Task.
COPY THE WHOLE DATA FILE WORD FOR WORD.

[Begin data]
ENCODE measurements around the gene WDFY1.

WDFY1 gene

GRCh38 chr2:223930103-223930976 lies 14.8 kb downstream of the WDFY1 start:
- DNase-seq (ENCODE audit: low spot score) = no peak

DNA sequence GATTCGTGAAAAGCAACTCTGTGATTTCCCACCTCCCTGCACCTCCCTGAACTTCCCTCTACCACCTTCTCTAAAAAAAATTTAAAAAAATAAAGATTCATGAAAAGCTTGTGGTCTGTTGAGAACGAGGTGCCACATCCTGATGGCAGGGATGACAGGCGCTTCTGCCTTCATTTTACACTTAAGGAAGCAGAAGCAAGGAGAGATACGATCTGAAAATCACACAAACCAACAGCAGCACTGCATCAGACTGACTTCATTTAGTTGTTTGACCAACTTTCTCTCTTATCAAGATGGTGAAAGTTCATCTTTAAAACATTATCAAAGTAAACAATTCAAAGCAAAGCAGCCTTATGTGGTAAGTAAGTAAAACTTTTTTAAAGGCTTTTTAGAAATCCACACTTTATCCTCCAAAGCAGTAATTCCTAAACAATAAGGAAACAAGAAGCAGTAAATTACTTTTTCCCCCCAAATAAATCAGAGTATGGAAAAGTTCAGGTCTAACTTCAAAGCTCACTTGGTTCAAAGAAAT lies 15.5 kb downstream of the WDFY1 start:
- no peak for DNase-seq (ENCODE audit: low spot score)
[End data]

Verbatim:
ENCODE measurements around the gene WDFY1.

WDFY1 gene

GRCh38 chr2:223930103-223930976 lies 14.8 kb downstream of the WDFY1 start:
- DNase-seq (ENCODE audit: low spot score) = no peak

DNA sequence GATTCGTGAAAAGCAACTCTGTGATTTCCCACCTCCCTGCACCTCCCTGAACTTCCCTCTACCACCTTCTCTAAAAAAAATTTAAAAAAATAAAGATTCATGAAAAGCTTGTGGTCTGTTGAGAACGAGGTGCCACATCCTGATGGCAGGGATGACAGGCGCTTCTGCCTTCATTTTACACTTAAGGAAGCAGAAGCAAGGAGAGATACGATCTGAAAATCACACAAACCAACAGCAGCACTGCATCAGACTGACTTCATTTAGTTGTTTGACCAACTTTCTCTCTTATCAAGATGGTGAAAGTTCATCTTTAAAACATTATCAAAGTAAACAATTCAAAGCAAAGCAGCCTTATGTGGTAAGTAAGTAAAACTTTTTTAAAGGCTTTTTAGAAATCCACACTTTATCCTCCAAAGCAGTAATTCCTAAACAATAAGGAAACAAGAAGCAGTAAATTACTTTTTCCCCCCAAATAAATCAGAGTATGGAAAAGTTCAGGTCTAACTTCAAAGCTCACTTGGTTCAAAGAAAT lies 15.5 kb downstream of the WDFY1 start:
- no peak for DNase-seq (ENCODE audit: low spot score)